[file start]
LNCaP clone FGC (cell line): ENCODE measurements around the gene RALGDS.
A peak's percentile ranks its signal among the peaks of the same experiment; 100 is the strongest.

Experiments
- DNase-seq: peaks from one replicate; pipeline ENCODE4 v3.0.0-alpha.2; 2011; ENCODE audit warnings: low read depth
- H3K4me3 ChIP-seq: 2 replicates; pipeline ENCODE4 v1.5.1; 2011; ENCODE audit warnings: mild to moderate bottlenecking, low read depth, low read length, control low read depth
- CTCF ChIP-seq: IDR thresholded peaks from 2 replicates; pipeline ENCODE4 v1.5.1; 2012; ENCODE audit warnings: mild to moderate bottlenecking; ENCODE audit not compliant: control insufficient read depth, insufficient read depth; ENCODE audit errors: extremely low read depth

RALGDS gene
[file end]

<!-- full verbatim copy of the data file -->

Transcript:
LNCaP clone FGC (cell line): ENCODE measurements around the gene RALGDS.
A peak's percentile ranks its signal among the peaks of the same experiment; 100 is the strongest.

Experiments
- DNase-seq: peaks from one replicate; pipeline ENCODE4 v3.0.0-alpha.2; 2011; ENCODE audit warnings: low read depth
- H3K4me3 ChIP-seq: 2 replicates; pipeline ENCODE4 v1.5.1; 2011; ENCODE audit warnings: mild to moderate bottlenecking, low read depth, low read length, control low read depth
- CTCF ChIP-seq: IDR thresholded peaks from 2 replicates; pipeline ENCODE4 v1.5.1; 2012; ENCODE audit warnings: mild to moderate bottlenecking; ENCODE audit not compliant: control insufficient read depth, insufficient read depth; ENCODE audit errors: extremely low read depth

RALGDS gene